ABOUT THE BOOK
Saturday, May 5, 2007
How "Scraps" Appear
Doing just scraps here from a 1999 interview. Listening really closely to the recording, rewinding, listening again. Sometimes getting words, sometimes getting a feeling, and trying to render it into English. Nothing cohesive yet. Just fragments. Look up a word in the dictionary—is 'utsusu' meaning reflecting or copying or duplicating here? Then going to the English thesaurus, finding words for 'wanting'. I fall into the spell of how I love to hunt around and start to work sentences. Here are unprocessed scraps. A couple of hours work this morning. I yearn to do more.
"So with absolutely nothing there (on the paper)… it's not about, 'what do I want to draw?'—though of course, inside of one there is something that wants to drawn, I don't know what it is—but just about making oneself completely empty" …. pause, breathy, listening carefully, breath held, as if on the edge of something … "A! at the instant the feeling becomes…just so… then, holding the brush, in one instant…draw it, utterly…can't turn back.
"Then, looking at it, huh? What is this thing? Even myself, I don't know, looking at it … being in that kind of world. She renders that very moment of discovery, her voice like a string being pulled…more and more taught…the pause…What is it?
"And then, recently I've been going to (osawattari) sit at the feet of my mother in law and learn to carve puppet heads. But not just only in the formal bunraku puppet style, I start to think…huh, but this is an interesting face, I'll carve something like this. Then I'll bring it into this veranda area, and just arrange things around. I want to make a 'space' here for art making, for painting, but I keep collecting vines and plants from the mountains, and as the seasons change, I put them here and there…I never finish!" She laughs again at herself.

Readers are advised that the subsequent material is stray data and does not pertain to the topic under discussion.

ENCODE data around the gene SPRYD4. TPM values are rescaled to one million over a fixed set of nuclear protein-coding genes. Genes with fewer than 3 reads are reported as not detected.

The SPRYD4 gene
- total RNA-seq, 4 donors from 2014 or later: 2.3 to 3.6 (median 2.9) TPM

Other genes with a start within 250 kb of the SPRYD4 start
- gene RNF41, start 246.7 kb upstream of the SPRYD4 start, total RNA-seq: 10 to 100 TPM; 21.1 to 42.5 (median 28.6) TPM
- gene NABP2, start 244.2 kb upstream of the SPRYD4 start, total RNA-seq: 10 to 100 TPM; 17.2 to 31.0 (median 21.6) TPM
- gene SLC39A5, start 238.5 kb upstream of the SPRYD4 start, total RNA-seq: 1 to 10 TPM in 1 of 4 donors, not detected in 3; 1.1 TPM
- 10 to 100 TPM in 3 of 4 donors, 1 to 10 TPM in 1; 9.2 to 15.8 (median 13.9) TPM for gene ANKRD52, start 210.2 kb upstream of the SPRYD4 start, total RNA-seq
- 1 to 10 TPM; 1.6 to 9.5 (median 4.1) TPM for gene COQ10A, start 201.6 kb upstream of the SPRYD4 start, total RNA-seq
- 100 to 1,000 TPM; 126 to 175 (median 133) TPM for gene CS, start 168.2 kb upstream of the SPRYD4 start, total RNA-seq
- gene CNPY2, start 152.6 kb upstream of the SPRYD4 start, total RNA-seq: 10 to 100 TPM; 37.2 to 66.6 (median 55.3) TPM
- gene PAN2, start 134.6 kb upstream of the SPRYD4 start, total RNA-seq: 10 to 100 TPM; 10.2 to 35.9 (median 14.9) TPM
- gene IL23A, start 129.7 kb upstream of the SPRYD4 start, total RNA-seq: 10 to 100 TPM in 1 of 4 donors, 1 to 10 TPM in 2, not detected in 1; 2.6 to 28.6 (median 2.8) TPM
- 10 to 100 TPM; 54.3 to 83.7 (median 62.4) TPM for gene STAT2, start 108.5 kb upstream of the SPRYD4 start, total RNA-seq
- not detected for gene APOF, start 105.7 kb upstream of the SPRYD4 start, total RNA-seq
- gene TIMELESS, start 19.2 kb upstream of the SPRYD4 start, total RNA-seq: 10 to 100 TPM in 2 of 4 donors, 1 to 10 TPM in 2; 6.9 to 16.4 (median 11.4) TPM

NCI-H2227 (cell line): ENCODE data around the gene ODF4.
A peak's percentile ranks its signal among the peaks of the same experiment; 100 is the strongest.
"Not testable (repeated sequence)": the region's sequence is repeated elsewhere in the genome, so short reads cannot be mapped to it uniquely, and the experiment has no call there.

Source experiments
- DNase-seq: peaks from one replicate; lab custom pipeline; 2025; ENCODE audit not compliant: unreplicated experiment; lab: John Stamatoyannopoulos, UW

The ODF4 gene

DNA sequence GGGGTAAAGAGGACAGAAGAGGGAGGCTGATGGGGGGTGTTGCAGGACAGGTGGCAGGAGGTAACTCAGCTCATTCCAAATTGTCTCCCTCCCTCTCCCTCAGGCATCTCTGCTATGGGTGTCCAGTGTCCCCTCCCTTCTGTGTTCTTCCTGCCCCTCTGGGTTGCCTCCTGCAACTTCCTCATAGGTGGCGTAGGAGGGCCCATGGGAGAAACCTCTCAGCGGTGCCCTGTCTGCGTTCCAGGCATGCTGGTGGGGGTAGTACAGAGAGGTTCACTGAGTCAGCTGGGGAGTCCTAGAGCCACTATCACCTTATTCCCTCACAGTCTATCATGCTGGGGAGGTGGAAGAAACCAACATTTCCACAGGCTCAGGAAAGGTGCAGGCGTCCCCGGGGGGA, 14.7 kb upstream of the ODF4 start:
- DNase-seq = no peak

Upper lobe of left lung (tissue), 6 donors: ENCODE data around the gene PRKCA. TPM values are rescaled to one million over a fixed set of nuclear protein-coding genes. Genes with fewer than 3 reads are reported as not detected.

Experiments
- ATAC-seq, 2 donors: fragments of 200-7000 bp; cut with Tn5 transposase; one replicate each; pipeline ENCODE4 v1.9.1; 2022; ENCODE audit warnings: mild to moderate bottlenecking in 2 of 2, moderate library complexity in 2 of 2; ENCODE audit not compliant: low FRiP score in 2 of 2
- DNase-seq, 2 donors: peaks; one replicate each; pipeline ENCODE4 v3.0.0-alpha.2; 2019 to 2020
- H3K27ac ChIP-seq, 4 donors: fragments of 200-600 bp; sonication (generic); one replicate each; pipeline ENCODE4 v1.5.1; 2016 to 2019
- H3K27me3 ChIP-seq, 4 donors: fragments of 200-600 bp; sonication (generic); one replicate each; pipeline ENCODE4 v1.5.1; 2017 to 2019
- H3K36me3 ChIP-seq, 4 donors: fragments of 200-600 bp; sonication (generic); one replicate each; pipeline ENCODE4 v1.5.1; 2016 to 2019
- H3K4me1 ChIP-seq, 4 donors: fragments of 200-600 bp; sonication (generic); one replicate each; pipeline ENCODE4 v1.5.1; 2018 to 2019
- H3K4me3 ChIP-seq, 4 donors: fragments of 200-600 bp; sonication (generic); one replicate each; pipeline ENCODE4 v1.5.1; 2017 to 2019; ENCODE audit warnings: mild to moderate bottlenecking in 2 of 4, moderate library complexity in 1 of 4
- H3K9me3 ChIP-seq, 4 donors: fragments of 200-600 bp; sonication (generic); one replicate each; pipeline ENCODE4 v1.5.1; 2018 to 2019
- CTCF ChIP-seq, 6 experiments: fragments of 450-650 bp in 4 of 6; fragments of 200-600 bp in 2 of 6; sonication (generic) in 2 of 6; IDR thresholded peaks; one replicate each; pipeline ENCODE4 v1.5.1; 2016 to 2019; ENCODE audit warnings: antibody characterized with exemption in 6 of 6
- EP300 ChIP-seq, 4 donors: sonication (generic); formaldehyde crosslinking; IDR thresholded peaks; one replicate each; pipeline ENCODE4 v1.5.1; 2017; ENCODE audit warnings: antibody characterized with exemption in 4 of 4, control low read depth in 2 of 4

"It's not like I am, myself, building or creating pictures/paintings, it's more like there comes upon me a feeling, like I just want to draw, sketch. The feeling as if the yearning to draw appears/becomes … dancing is the same."
Recently, she says, she's been working with the juice of the persimmon, the astringent variety, green. She tells me that as time passes, the color displays itself. I think of hours, perhaps days. She continues, "for the first year, there's no color… then, gradually…"
I just translated this poem/calligraphy. I tried to describe it, but my consciousness isn't there yet. I'll wait for later. Something about the color of handmade paper, and the different thicknesses of India ink, something about the patterns and the white spaces, about the shape of the circle.
Here's (one of) the translation(s):
and a circle
just one meter round
if you have it
you can sit
you can pray
you can sing
Posted by Andy Couturier